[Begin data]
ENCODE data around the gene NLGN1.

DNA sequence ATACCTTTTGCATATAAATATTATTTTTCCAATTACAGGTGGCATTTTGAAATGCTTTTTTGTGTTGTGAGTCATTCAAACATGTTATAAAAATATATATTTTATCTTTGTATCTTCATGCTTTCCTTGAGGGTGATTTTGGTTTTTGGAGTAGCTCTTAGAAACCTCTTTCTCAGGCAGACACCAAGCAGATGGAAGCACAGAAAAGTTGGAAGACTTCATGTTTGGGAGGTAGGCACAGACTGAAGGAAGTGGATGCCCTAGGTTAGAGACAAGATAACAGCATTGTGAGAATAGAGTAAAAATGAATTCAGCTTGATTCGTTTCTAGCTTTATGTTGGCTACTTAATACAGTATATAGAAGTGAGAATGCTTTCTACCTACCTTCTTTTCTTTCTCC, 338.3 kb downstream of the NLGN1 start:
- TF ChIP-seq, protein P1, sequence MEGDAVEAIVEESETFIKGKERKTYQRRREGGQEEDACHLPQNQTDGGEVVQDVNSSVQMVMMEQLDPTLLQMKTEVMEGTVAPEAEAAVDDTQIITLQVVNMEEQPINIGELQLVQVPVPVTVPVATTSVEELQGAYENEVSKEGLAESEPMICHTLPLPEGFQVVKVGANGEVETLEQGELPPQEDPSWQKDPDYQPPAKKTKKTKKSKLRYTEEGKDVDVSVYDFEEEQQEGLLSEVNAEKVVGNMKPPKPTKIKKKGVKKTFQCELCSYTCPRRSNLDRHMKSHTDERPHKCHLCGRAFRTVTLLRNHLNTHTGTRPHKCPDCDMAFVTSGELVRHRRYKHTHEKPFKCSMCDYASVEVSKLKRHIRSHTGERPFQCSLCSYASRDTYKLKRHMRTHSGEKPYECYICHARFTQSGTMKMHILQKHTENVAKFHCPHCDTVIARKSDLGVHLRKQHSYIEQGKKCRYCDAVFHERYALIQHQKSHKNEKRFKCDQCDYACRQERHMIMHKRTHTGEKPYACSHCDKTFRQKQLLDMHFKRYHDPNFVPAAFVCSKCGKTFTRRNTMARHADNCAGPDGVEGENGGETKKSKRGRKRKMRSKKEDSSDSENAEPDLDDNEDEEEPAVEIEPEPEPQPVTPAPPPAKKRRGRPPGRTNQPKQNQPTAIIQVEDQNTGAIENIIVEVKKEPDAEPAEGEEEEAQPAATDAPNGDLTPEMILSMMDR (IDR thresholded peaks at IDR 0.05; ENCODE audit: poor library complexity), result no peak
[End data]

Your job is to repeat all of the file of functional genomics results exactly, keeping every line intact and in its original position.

ENCODE data around the gene NLGN1.

DNA sequence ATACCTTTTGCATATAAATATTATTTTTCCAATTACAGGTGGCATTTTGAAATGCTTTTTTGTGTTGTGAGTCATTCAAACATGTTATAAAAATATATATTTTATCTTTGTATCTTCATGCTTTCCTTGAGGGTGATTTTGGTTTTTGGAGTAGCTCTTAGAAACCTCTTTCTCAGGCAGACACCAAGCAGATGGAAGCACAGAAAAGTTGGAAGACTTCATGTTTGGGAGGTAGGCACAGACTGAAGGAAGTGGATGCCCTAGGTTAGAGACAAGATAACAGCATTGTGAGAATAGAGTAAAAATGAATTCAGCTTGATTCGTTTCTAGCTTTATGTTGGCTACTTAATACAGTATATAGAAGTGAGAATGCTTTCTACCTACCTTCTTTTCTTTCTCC, 338.3 kb downstream of the NLGN1 start:
- TF ChIP-seq, protein P1, sequence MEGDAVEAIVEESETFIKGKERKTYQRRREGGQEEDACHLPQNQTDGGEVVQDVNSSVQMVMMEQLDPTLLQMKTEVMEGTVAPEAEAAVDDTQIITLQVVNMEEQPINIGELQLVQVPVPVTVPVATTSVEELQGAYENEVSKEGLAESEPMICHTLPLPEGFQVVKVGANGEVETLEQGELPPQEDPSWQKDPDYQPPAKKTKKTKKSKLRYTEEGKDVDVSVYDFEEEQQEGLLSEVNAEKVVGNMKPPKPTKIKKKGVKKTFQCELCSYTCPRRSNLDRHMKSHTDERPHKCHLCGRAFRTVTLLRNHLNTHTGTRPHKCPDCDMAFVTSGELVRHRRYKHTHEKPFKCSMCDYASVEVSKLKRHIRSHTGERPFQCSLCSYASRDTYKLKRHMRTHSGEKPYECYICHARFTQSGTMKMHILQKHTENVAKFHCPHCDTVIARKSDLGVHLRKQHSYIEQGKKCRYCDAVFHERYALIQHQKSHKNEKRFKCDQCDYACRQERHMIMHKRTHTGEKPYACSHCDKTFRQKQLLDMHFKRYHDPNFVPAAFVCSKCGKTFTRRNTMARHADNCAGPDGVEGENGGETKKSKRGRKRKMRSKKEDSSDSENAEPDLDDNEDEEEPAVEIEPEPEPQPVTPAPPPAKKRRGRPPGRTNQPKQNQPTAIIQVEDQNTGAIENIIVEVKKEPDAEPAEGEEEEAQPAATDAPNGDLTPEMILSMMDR (IDR thresholded peaks at IDR 0.05; ENCODE audit: poor library complexity), result no peak